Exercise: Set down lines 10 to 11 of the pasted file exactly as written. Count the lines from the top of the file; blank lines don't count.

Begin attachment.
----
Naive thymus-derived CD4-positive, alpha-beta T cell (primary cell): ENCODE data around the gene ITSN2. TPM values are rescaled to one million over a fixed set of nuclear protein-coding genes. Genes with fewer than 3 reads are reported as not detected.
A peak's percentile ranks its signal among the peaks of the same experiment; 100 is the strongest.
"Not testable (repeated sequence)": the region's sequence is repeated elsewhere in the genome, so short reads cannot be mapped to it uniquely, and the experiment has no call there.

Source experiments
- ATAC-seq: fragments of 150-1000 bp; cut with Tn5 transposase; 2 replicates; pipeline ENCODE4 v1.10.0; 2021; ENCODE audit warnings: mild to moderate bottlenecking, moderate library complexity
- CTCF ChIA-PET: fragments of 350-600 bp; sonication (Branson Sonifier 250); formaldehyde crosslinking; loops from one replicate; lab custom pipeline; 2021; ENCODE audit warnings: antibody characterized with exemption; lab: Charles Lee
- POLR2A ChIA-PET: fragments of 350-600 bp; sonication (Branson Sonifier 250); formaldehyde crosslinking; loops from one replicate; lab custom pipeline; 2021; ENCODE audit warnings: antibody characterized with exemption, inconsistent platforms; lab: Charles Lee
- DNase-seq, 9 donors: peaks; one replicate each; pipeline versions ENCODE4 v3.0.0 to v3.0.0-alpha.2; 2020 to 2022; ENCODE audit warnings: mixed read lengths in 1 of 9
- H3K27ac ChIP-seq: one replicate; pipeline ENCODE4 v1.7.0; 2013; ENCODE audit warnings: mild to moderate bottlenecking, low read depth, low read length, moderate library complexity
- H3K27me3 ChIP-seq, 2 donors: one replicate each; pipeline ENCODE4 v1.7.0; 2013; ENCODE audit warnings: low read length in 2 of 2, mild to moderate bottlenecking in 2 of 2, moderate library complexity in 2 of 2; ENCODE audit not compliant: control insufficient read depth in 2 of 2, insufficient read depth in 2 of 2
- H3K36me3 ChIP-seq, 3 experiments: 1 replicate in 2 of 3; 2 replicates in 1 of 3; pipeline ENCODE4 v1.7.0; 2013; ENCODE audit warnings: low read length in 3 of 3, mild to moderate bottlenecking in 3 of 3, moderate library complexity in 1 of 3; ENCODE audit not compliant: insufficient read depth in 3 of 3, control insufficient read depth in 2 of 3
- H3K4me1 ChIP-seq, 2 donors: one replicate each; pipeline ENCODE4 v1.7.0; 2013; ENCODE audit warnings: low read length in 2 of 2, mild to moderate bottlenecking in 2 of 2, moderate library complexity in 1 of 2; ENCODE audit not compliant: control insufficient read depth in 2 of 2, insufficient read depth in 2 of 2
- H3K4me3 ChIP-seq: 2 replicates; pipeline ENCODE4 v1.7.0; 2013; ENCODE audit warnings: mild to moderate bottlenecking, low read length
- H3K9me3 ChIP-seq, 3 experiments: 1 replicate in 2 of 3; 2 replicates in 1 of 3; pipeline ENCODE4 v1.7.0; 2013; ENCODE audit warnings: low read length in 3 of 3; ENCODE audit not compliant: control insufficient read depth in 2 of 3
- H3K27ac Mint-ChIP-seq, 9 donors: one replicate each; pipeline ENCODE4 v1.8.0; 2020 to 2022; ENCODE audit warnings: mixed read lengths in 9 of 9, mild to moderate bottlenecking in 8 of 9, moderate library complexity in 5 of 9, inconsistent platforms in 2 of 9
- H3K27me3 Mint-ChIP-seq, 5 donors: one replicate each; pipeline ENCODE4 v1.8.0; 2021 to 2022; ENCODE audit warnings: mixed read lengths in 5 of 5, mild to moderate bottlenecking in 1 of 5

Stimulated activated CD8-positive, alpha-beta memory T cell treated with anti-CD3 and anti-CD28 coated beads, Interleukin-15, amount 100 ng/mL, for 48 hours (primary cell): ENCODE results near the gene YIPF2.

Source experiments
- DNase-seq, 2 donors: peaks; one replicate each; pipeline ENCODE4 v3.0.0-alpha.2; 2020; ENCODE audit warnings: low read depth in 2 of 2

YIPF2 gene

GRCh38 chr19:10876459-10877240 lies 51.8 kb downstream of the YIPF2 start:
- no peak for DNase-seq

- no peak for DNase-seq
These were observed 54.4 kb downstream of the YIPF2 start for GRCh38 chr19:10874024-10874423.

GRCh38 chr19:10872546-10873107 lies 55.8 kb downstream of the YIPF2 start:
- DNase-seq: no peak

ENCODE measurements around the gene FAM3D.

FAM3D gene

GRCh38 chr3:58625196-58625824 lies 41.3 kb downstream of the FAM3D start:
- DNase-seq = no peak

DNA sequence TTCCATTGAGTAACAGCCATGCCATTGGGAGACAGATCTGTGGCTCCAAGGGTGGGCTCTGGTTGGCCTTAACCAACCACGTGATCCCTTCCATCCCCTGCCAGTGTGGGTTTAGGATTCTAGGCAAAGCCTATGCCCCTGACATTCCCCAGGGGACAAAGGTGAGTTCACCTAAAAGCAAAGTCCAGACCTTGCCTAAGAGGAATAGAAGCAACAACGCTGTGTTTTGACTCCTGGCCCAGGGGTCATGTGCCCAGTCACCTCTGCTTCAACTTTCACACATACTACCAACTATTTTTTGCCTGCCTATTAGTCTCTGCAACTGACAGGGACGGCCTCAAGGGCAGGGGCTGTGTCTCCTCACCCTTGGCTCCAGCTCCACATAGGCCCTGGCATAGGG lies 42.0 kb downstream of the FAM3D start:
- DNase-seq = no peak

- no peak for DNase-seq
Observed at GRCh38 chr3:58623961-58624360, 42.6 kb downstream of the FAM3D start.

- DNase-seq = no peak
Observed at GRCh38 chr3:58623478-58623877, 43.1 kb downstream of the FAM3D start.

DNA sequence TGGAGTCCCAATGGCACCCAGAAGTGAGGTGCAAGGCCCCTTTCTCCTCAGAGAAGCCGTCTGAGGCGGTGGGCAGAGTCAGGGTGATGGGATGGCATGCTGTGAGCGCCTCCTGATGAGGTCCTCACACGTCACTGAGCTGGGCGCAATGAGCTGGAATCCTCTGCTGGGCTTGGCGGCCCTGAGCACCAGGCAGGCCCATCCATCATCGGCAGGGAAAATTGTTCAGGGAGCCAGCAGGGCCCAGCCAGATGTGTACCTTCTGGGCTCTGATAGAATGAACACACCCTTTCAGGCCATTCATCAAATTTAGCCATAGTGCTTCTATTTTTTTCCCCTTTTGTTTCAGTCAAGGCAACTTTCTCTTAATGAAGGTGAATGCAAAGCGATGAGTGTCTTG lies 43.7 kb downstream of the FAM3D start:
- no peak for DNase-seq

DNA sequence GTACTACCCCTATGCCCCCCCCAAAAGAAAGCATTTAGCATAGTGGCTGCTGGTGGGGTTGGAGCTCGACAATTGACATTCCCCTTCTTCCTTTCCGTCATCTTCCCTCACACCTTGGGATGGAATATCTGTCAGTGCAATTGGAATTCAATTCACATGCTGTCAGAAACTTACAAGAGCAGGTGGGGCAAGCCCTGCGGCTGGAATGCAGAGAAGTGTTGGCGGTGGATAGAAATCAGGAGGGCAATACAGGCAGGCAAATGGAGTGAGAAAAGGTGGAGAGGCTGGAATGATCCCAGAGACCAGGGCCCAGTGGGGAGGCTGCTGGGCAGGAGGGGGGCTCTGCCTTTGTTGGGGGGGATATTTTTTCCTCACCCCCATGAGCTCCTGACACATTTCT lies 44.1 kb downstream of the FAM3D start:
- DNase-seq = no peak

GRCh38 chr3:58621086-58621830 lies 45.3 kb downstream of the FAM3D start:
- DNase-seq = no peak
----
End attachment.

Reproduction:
- H3K27me3 ChIP-seq, 2 donors: one replicate each; pipeline ENCODE4 v1.7.0; 2013; ENCODE audit warnings: low read length in 2 of 2, mild to moderate bottlenecking in 2 of 2, moderate library complexity in 2 of 2; ENCODE audit not compliant: control insufficient read depth in 2 of 2, insufficient read depth in 2 of 2
- H3K36me3 ChIP-seq, 3 experiments: 1 replicate in 2 of 3; 2 replicates in 1 of 3; pipeline ENCODE4 v1.7.0; 2013; ENCODE audit warnings: low read length in 3 of 3, mild to moderate bottlenecking in 3 of 3, moderate library complexity in 1 of 3; ENCODE audit not compliant: insufficient read depth in 3 of 3, control insufficient read depth in 2 of 3